Victoria Balderrama/ Tejano Tribune
(L-R) William Seratta (President of EPCC), Daniel McCutchen (Pitcher for EP Chihuahuas) and Monica Cortez (former EPCC student and morning forecaster for KTSM news channel 9)
El Paso Community College’s (EPCC) Classified Staff Association (CSA) hosted its 2nd Annual Night with the Chihuahuas. EPCC President William Serrata threw the first pitch of the baseball game.
“I’m going to try and relax, and not throw the ball too hard,” said a nervous William Serrata, who had not been practicing his pitch.
“It is what it is folks,” said William Serrata before going out onto the pitcher’s mound.
EPCC students and faculty members were looking down at the field from the right tier in the baseball park as William Serrata was handed the ball.
“I thought I bounced it. I should have thrown it farther,” said William Serrata as he joined his family after the pitch.
“It was okay,” said William Serrata’s eldest son, Nathan Serrata jokingly. “It was weak,” William Serrata replied.
William Serrata enjoyed the game with his wife and two sons. His family almost did not attend the ball game because Nathan Serrata had to get braces.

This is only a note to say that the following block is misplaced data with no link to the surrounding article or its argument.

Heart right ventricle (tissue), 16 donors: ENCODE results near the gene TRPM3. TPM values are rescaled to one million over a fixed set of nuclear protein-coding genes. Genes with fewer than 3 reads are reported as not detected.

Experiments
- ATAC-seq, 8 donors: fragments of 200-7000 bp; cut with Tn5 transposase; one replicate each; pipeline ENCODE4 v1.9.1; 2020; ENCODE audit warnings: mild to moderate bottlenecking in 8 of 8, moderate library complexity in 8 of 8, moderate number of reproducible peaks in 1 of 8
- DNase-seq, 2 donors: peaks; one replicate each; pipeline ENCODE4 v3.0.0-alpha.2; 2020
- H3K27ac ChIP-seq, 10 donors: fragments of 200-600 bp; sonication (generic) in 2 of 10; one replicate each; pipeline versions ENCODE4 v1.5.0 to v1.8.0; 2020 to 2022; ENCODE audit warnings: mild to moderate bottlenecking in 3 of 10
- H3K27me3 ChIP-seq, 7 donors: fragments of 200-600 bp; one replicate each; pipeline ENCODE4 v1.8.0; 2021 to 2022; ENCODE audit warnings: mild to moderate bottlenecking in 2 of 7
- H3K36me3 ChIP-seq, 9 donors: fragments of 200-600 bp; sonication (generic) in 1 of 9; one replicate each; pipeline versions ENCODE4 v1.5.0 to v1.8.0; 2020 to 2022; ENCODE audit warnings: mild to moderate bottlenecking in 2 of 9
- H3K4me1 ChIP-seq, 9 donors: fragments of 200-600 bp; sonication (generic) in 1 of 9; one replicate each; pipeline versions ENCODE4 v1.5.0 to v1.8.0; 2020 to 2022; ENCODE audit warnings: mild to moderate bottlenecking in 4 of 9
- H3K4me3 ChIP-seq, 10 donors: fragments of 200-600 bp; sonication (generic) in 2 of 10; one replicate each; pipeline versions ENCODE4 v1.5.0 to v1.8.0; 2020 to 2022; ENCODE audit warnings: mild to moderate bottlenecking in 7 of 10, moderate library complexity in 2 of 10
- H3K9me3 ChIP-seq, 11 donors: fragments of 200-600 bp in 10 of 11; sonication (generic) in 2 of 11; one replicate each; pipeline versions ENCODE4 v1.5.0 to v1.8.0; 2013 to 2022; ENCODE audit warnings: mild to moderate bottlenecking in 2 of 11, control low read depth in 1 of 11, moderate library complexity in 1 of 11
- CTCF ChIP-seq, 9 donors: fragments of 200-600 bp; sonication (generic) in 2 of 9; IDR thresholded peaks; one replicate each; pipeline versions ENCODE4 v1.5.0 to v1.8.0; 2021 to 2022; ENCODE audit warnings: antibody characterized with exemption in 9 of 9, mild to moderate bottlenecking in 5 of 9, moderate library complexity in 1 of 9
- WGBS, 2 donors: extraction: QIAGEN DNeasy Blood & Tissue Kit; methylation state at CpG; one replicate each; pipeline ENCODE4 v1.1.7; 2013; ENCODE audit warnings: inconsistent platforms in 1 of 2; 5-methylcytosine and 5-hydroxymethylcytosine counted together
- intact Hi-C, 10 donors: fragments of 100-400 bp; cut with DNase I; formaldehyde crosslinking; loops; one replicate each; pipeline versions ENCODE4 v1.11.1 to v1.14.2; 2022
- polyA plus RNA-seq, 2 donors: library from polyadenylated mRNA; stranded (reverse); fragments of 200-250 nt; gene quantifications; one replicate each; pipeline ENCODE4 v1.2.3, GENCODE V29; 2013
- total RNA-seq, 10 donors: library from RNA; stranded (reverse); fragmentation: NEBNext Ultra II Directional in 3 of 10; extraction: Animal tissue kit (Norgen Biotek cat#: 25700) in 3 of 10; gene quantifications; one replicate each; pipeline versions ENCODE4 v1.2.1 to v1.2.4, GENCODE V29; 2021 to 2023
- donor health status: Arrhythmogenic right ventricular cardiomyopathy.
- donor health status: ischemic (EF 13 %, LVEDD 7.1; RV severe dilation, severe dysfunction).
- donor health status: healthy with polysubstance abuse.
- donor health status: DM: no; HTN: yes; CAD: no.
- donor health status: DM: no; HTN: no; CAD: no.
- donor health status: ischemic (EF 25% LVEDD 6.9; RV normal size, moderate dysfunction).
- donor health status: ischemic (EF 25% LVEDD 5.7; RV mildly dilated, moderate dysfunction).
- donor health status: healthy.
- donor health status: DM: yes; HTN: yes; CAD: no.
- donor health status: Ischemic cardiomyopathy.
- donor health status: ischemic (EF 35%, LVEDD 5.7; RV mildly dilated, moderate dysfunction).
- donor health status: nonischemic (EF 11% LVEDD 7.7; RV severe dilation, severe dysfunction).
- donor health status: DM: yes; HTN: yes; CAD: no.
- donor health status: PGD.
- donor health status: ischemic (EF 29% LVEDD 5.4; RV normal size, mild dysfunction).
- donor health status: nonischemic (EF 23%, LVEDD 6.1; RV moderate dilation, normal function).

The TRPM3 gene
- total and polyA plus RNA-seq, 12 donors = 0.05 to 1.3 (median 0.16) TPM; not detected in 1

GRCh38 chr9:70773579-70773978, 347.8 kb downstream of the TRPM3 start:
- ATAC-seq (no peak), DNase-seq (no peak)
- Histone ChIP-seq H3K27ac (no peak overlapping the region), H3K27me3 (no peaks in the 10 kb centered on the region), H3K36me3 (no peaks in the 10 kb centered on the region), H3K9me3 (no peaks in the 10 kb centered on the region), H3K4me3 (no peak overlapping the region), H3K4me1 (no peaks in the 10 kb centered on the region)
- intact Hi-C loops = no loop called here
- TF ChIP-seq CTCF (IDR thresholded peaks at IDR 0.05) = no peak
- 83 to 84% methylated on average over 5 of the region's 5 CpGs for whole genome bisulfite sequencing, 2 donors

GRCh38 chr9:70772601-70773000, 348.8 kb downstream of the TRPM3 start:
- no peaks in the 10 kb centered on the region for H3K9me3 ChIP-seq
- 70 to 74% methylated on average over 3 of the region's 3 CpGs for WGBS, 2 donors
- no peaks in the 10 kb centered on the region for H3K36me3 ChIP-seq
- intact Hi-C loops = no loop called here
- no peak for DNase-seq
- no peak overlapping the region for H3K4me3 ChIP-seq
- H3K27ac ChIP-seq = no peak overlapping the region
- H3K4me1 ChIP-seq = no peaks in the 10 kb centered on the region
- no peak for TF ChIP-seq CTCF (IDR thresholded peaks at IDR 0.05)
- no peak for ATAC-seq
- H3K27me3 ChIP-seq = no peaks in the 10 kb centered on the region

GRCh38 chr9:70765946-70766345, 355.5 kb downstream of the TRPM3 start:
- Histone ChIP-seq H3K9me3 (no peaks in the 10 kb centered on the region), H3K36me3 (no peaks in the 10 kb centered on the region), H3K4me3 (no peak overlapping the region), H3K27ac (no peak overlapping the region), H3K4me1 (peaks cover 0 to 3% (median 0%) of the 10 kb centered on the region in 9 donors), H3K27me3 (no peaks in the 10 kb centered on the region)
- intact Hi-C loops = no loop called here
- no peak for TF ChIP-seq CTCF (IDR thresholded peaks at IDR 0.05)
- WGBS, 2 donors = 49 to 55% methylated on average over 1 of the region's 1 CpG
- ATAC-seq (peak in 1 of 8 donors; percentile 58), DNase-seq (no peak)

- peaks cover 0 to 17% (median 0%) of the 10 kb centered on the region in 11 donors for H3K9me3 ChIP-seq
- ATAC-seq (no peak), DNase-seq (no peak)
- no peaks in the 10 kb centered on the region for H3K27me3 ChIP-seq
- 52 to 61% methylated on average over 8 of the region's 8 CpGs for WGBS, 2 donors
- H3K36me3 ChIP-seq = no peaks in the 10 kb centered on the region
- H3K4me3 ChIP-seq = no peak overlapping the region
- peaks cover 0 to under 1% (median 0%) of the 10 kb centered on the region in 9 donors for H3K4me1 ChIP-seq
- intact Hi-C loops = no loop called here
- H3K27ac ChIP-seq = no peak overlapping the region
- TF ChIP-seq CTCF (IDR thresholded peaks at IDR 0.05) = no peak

They were excited to see William Serrata throw the first pitch of the game and to be attending their first game since the season started.
“He did great. The boys were excited to see their dad on the field,” said Jessica Serrata, William Serrata’s wife.
William Serrata played baseball throughout his childhood, and was hopeful that his experience would come in handy at the Chihuahua’s game.
William Serrata also threw the first pitch at the Diablos game two years earlier.
CSA members, who originally decided that William Serrata would throw the first pitch, were happy with Serrata.
“The 2015 Night with the Chihuahuas was much more intense,” said Anita Sotelo, an Academic Advisor EPCC. “Sometimes, we are always at the office. So it’s nice to be together outside of work.”
The El Paso Chihuahuas played the Salt Lake Bees on June 24. El Paso Chihuahuas beat the Salt Lake Bees by a whomping nine to three.